The report includes recommendations for ways federal and state policymakers and local districts can improve systems of professional learning. A key recommendation is to ensure that feedback teachers receive from evaluations is as valuable as teachers have been promised. Specifically, Jerald stated, "If reformers and education leaders fail to deliver on even that very basic pledge, the current "big bang" of teaching-effectiveness reforms could very well collapse in a "big crunch." (Jerald, 2012, p. 3)
The paper explores both sides of this debate by describing the rationale for each approach and citing research evidence to support the "improvin' it" and "movin' it positions. Jerald's analysis of the issues helps the reader to understand why the "movin' it" policy camp appears to dismiss strategies that aim at improving teacher effectiveness through professional growth. He provides a review of recent studies that have yielded evidence that PD can accomplish improved student learning and explains why quality PD can get uneven results. The author presents several studies that challenge the "movin' it" proponents claim that PD cannot improve teacher effectiveness or student learning.
Importantly, this report addresses the need to attend to the implementation and scalability of quality PD models. See the SCEE webinar Implementing Your Educator Effectiveness Agenda to review the SCEE discussion about implementation and going to scale with educator effectiveness strategies. They offer recommendations for ways to align the two approaches and to ensure that "improvin' it" strategies deliver results. They offer additional strategies to improve the use of feedback from formal observations conducted as part of new teacher-evaluation systems. SCEE will focus on the topic of teacher observation October 9th SCEE webinar "The Complexity of Teaching and Leading: Observing Teacher Practice."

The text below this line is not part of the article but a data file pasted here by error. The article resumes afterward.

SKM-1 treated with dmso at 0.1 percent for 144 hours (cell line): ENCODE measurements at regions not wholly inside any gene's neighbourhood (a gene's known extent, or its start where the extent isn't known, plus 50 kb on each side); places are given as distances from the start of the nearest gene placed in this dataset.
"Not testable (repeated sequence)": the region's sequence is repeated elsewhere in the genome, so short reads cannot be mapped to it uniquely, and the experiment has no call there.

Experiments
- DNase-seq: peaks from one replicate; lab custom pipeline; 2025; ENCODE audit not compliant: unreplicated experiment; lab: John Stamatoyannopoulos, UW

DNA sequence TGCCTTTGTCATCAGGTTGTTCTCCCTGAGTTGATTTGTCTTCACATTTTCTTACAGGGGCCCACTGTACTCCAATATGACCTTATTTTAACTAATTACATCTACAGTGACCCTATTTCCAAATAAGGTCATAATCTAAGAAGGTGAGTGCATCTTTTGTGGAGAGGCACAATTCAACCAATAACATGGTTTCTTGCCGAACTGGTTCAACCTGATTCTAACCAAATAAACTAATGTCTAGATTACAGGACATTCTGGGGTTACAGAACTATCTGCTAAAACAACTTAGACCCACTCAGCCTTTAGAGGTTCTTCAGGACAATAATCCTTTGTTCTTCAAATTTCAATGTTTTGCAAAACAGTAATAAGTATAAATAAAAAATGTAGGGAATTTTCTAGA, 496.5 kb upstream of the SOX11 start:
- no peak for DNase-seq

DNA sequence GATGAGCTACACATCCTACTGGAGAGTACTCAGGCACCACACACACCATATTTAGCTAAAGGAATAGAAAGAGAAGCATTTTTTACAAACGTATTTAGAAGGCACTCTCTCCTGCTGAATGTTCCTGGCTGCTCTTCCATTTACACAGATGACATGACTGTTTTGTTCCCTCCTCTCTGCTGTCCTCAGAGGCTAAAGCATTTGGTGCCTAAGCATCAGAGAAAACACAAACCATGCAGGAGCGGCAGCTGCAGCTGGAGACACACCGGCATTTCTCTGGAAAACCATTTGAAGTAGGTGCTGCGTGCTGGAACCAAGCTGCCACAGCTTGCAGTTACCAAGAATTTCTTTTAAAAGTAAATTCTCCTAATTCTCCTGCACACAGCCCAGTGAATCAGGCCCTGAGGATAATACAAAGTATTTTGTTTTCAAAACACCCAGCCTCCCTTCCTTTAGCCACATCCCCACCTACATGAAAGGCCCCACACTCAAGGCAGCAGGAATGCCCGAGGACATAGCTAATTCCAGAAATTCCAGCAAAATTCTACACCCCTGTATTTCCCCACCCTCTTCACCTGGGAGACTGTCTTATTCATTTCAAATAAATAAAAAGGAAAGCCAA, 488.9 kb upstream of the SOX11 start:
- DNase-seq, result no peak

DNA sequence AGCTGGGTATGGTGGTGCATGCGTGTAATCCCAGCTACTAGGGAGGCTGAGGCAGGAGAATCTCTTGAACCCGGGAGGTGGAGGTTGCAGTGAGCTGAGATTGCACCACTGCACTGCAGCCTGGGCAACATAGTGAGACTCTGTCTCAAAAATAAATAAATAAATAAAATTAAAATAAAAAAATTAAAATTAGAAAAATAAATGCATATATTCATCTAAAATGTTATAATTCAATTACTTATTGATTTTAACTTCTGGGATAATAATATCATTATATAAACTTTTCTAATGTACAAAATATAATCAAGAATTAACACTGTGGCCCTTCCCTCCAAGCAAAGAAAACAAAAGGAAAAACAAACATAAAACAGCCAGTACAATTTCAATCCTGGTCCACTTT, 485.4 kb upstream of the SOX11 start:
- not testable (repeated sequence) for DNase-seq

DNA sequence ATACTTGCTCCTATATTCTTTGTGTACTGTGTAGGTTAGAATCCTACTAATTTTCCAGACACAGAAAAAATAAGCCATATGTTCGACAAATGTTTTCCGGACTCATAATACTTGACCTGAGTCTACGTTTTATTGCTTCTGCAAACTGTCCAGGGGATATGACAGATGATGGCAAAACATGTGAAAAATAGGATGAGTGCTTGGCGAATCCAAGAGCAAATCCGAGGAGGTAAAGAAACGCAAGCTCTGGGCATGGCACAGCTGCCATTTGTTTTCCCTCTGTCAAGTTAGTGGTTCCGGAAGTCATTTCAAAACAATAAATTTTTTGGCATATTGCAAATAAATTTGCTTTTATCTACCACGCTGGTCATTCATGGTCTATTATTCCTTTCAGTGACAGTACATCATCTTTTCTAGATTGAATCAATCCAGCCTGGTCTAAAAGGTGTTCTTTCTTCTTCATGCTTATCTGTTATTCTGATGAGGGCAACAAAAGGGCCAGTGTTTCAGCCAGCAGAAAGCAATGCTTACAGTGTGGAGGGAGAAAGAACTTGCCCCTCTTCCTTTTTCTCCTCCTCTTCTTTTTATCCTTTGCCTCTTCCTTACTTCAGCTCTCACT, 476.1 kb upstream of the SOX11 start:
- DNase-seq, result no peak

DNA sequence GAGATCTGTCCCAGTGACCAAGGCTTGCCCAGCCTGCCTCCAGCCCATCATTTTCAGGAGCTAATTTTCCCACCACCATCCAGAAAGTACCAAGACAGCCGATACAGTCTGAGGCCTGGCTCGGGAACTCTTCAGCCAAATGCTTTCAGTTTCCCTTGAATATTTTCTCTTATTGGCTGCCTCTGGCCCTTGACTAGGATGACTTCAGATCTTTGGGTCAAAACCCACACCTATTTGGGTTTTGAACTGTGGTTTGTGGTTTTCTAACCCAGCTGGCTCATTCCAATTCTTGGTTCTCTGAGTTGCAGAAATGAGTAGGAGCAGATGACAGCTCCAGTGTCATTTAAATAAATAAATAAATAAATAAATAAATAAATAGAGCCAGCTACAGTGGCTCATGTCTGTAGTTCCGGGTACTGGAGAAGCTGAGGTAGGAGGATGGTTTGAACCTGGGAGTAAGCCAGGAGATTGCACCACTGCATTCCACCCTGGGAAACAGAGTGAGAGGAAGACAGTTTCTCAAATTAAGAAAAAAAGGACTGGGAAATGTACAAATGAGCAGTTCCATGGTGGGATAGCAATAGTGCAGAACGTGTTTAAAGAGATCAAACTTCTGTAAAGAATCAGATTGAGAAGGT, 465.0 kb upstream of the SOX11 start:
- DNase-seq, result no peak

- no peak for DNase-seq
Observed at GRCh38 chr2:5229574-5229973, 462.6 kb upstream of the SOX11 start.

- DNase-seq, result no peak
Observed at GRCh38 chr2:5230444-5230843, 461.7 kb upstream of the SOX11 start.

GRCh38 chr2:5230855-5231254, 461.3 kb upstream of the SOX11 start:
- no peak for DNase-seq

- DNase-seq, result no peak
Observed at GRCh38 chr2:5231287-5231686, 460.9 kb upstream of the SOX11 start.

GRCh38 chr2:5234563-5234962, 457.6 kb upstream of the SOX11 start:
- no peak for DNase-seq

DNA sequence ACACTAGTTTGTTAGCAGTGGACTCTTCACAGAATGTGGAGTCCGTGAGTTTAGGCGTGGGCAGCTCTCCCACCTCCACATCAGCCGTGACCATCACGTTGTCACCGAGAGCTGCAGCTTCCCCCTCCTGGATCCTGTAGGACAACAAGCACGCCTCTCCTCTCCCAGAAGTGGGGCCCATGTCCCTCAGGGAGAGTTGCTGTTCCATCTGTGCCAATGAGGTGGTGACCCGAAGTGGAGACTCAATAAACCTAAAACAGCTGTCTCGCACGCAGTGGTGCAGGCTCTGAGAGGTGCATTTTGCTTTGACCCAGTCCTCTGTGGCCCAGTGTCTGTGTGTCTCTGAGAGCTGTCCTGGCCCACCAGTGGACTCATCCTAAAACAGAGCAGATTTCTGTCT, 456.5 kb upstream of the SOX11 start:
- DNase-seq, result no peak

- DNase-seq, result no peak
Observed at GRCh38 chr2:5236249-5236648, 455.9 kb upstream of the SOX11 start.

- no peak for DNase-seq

We suggest using this report to generate a dialogue among policy makers and key stakeholder groups about the need to establish a balanced reform agenda. Some suggested questions to facilitate the discussion include:
- Does our model include strategies for both "movin' it" and "improvin' it"? If not, what are the factors that are causing the lack of balance?
- Is this debate underway in our state? If yes, what can be done to build knowledge about the issues and facilitate a productive dialogue among proponents of both positions?
- What leverage opportunities might be used to help reformers and education leaders to consider policies that both "move it" and "improve it," so that more teachers benefit?
What are your impressions of this paper? What resonated with you? Will you use it? If
yes, how? Join the discussion by
commenting on this blog or going to the discussion thread.
 Jerald, C. (January 2012). Movin' it and improvin' it!: Using both education strategies to increase teaching effectiveness . Center for American Progress. Washington, DC. Retrieved from